TORONTO — The fees Canadians pay to invest in mutual funds are under scrutiny as the national securities regulator reviews whether the often used embedded compensation system is in the best interest of investors.
Earlier this year, Australia and the U.K. banned so-called ``trailing commissions'' in their financial services industries following two massive fraud scandals.
While industry and consumer advocates in Canada are at odds over whether such a ban would meet the aim of increased transparency in the industry, they do agree change is needed.
``It is very confusing for consumers right now,'' said Jonathan Bishop, a research analyst with the Ottawa-based Public Interest Advocacy Centre.
In Canada, mutual fund and investment advisers can be paid by their clients in a number of ways, including an hourly rate or a flat fee.
Most commonly, however, they are paid through an embedded fee system, usually a predetermined percentage taken directly from a client's total investments.
This amount, called a management expense ratio (MER) is set by fund companies and is generally around 2.5 per cent annually. It covers a variety of fees including the adviser's cut, which ranges around one per cent.
The industry has been criticized for a lack of regulation when it comes to disclosing embedded fees to consumers. Not all investors are aware of how much they pay in these fees, because they're not billed, or know that other payment options are available.
The Canadian Securities Administrators, responsible for securities regulations across the country, recently addressed the disclosure issue by requiring investors to be given a breakdown of embedded fees and the services they cover for each quarter. This requirement will be fully implemented by July 2016.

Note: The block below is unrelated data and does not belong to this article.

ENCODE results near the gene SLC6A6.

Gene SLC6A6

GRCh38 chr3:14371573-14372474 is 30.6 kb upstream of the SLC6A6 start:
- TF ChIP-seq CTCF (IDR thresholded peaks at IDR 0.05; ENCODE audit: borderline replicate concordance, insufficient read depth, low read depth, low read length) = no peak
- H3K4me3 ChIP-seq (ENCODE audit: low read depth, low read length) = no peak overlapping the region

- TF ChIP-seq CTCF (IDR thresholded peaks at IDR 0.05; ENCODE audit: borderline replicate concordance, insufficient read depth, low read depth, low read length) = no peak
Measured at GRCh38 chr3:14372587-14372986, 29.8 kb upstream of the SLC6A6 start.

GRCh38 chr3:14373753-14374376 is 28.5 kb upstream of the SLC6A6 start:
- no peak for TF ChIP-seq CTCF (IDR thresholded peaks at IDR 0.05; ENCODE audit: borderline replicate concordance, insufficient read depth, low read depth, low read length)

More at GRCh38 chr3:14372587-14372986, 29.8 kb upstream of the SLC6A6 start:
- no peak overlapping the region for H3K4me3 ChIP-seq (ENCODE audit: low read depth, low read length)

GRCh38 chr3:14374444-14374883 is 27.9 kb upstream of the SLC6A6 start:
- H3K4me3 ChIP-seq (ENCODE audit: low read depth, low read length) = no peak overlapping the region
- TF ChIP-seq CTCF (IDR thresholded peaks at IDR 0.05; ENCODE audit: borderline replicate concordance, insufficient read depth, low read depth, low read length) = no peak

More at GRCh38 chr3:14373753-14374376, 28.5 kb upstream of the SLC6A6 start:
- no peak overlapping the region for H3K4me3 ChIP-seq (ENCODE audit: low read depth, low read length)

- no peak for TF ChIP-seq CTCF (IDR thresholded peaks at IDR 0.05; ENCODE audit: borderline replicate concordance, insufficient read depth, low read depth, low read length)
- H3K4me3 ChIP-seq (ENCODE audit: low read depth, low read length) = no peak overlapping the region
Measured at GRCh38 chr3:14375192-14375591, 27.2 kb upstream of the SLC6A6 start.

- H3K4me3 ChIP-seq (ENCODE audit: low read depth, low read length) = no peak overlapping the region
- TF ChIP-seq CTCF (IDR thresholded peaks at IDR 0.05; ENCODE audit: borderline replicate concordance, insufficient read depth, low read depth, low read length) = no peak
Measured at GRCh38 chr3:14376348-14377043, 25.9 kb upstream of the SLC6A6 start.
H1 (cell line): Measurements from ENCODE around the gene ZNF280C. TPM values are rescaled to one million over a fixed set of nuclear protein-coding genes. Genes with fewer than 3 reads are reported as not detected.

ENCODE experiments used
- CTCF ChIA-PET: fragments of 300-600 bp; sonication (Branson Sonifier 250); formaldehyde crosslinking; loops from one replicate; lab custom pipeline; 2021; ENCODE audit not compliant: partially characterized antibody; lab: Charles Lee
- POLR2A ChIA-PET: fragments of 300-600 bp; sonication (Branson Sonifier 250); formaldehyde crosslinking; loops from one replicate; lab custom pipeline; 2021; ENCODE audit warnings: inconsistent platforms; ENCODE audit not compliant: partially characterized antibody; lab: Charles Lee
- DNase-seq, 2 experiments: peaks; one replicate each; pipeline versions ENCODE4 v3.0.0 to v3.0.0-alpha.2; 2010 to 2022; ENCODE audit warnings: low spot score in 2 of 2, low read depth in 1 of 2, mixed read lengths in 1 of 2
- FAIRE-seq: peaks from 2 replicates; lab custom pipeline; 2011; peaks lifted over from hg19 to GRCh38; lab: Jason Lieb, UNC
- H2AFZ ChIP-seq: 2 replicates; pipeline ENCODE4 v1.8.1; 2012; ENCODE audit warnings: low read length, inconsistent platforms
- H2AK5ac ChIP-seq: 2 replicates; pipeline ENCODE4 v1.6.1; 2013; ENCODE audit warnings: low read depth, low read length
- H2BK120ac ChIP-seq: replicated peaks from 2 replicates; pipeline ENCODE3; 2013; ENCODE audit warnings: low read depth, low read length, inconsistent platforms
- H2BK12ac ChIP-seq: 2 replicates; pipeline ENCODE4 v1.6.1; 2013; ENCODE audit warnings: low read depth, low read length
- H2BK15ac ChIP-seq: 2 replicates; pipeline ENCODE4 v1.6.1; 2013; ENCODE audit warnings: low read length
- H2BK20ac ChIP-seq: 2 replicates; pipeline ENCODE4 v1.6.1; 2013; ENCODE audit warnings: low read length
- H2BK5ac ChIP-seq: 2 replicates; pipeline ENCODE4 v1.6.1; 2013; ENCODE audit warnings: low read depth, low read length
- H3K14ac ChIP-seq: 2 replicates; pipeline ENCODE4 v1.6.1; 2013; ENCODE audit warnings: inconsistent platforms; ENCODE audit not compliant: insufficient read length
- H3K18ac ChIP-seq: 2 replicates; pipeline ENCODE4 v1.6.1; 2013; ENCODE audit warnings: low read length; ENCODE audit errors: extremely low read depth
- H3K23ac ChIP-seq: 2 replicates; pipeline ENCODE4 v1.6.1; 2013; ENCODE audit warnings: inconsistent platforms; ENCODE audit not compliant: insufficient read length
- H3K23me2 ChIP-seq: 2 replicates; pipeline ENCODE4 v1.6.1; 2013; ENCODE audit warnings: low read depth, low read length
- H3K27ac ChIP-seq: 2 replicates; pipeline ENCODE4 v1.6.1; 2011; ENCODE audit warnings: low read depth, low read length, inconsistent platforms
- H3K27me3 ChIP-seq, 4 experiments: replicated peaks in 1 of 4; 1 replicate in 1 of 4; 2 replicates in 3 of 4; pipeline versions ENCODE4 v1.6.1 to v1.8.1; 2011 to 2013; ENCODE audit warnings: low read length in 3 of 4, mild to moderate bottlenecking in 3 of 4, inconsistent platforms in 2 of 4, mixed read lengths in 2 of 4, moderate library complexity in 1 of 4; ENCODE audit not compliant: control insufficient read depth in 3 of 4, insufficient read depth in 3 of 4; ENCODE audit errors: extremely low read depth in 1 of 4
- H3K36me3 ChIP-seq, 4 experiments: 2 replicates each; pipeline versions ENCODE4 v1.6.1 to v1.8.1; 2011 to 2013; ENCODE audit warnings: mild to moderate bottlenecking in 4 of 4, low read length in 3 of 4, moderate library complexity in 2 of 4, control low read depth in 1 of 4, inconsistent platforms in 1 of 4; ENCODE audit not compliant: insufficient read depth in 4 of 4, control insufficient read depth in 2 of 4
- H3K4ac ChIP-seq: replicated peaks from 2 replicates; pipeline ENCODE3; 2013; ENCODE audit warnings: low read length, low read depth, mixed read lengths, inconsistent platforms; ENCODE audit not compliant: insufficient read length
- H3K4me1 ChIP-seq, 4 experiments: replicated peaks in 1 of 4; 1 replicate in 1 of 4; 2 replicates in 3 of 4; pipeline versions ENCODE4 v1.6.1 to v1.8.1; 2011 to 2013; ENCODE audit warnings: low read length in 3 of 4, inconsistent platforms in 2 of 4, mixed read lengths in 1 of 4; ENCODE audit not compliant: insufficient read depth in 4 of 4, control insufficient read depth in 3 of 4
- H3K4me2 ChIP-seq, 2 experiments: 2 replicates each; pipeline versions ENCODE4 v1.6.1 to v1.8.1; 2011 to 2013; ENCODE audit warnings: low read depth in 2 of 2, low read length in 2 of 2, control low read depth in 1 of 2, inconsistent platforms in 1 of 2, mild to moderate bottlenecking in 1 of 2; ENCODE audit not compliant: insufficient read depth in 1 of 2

The Ontario Securities Commission is planning a formal review of the fee system, the services available and whether further regulations are needed. During the summer, it collected feedback from a public forum it held with industry stakeholders.
``Any step towards disclosure is a positive approach,'' said Bishop, adding that the Public Interest Advocacy Centre would prefer to see embedded compensation in place until the industry can find ``common ground'' on the best approach for consumers.
PIAC suggests stiffer regulations on how advisers describe the services they offer, and the cost. It also wants scheduled meetings between advisers and clients to discuss their portfolios and fees.
Ed Skwarek with Advocis, a group which represents 11,000 financial advisers across the country, said demand for the embedded compensation system is driven by the market.
``It's always been that way; since inception,'' he said.
Skwarek, who will join a panel discussion Monday on the issue at the annual Advocis Regulatory Affairs Symposium in Toronto, said the bans overseas may have been aimed at making the fee system more transparent but has pushed some investors out of the market.
``With the switch that has taken place, they're cutting out a large segment of people who aren't investing because they can't afford it,'' he said, referring to rates for advisers that can average $300 an hour, or flat rates of between $1,000 and $3,000.
But the Small Investor Protection Association, a national non-profit organization, said consumers would get a better deal if embedded compensation were to be banned because the increased competition would raise the quality of advice and products.
``Even if it (the fees) were a little more expensive, the advice would be pure, would be tailored to that person and be in their interest,'' said chair Ken Kivenko, whose group represents members with an average net worth of $500,000.
He likened some financial advisers in the embedded fee system to ``salesmen,'' as their fees are derived from the sale of products such as mutual funds.
``How much advice are you really getting?,'' he said. If they (advisers) don't make a sale, then they don't eat. Is that advice?``
``Our members, there's no question about it, they feel like they are being screwed,'' he said.